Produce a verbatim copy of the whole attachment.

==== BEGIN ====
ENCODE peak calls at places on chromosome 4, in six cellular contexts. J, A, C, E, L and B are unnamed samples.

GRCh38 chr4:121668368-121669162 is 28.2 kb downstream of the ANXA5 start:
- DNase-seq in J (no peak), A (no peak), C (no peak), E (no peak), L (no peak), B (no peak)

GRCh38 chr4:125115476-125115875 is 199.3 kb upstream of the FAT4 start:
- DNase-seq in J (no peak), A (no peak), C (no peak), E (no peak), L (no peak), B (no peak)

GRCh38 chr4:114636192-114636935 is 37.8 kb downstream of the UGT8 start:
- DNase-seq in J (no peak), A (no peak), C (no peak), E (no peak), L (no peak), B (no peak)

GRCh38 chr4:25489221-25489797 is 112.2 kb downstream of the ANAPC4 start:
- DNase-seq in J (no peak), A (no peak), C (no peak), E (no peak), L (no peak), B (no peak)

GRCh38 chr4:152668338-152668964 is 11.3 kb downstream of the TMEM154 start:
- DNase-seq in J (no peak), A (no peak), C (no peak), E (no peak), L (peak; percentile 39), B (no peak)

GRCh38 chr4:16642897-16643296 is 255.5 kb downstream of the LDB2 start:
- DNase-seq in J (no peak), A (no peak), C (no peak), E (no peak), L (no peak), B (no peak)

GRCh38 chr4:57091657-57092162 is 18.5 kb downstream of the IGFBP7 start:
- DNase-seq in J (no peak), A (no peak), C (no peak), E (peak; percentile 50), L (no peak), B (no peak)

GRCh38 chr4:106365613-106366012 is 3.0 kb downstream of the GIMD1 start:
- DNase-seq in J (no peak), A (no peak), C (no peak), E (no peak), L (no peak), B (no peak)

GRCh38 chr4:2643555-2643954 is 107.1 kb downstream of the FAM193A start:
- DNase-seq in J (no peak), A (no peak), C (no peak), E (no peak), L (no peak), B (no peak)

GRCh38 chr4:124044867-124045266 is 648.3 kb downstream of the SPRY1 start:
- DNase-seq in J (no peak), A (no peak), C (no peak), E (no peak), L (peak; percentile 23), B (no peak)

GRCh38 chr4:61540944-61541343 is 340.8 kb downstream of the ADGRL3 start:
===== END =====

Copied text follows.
ENCODE peak calls at places on chromosome 4, in six cellular contexts. J, A, C, E, L and B are unnamed samples.

GRCh38 chr4:121668368-121669162 is 28.2 kb downstream of the ANXA5 start:
- DNase-seq in J (no peak), A (no peak), C (no peak), E (no peak), L (no peak), B (no peak)

GRCh38 chr4:125115476-125115875 is 199.3 kb upstream of the FAT4 start:
- DNase-seq in J (no peak), A (no peak), C (no peak), E (no peak), L (no peak), B (no peak)

GRCh38 chr4:114636192-114636935 is 37.8 kb downstream of the UGT8 start:
- DNase-seq in J (no peak), A (no peak), C (no peak), E (no peak), L (no peak), B (no peak)

GRCh38 chr4:25489221-25489797 is 112.2 kb downstream of the ANAPC4 start:
- DNase-seq in J (no peak), A (no peak), C (no peak), E (no peak), L (no peak), B (no peak)

GRCh38 chr4:152668338-152668964 is 11.3 kb downstream of the TMEM154 start:
- DNase-seq in J (no peak), A (no peak), C (no peak), E (no peak), L (peak; percentile 39), B (no peak)

GRCh38 chr4:16642897-16643296 is 255.5 kb downstream of the LDB2 start:
- DNase-seq in J (no peak), A (no peak), C (no peak), E (no peak), L (no peak), B (no peak)

GRCh38 chr4:57091657-57092162 is 18.5 kb downstream of the IGFBP7 start:
- DNase-seq in J (no peak), A (no peak), C (no peak), E (peak; percentile 50), L (no peak), B (no peak)

GRCh38 chr4:106365613-106366012 is 3.0 kb downstream of the GIMD1 start:
- DNase-seq in J (no peak), A (no peak), C (no peak), E (no peak), L (no peak), B (no peak)

GRCh38 chr4:2643555-2643954 is 107.1 kb downstream of the FAM193A start:
- DNase-seq in J (no peak), A (no peak), C (no peak), E (no peak), L (no peak), B (no peak)

GRCh38 chr4:124044867-124045266 is 648.3 kb downstream of the SPRY1 start:
- DNase-seq in J (no peak), A (no peak), C (no peak), E (no peak), L (peak; percentile 23), B (no peak)

GRCh38 chr4:61540944-61541343 is 340.8 kb downstream of the ADGRL3 start: